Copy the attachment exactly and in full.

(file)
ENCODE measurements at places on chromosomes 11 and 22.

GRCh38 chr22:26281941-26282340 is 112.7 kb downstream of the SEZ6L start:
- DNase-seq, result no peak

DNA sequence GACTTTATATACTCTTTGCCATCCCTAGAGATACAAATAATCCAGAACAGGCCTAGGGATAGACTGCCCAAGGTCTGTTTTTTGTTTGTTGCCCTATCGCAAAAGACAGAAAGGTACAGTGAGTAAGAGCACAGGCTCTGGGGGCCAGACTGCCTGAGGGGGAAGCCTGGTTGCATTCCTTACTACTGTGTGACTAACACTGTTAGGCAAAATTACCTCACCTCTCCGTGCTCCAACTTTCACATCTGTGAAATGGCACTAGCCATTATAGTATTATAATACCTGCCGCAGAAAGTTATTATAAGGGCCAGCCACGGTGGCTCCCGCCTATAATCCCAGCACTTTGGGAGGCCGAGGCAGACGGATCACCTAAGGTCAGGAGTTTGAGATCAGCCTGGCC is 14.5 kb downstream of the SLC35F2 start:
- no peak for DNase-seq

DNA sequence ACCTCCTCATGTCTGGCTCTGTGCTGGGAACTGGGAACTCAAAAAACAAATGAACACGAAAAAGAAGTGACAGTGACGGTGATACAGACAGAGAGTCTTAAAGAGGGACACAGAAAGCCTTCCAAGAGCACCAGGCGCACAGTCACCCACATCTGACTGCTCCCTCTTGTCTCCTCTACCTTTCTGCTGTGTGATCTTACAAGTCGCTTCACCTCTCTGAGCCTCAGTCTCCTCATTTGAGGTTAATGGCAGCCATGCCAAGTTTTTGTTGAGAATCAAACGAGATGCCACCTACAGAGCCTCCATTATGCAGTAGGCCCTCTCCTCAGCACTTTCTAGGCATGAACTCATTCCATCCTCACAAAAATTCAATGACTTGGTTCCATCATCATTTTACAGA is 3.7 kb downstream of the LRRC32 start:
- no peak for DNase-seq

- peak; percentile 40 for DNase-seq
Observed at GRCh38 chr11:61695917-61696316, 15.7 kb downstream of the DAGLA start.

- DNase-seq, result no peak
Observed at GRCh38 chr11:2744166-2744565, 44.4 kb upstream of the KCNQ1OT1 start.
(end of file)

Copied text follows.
ENCODE measurements at places on chromosomes 11 and 22.

GRCh38 chr22:26281941-26282340 is 112.7 kb downstream of the SEZ6L start:
- DNase-seq, result no peak

DNA sequence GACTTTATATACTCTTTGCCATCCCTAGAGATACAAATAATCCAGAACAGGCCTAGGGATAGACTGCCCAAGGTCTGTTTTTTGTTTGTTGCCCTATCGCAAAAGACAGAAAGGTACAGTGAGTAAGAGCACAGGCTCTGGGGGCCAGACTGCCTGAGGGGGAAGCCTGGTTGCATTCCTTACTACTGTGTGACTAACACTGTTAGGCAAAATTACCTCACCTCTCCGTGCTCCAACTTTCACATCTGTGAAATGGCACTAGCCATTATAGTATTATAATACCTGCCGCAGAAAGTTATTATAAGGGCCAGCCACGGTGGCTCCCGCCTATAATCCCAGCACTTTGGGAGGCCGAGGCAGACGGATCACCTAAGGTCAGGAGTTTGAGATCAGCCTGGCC is 14.5 kb downstream of the SLC35F2 start:
- no peak for DNase-seq

DNA sequence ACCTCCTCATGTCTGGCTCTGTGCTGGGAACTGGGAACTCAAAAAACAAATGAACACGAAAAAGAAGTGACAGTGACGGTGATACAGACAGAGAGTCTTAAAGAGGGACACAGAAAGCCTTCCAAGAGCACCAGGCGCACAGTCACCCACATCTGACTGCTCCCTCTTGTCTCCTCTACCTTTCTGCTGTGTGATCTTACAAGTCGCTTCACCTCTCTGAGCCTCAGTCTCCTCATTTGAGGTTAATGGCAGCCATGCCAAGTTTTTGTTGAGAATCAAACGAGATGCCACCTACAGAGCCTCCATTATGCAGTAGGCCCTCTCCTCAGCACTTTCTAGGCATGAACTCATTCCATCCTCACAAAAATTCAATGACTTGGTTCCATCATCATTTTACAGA is 3.7 kb downstream of the LRRC32 start:
- no peak for DNase-seq

- peak; percentile 40 for DNase-seq
Observed at GRCh38 chr11:61695917-61696316, 15.7 kb downstream of the DAGLA start.

- DNase-seq, result no peak
Observed at GRCh38 chr11:2744166-2744565, 44.4 kb upstream of the KCNQ1OT1 start.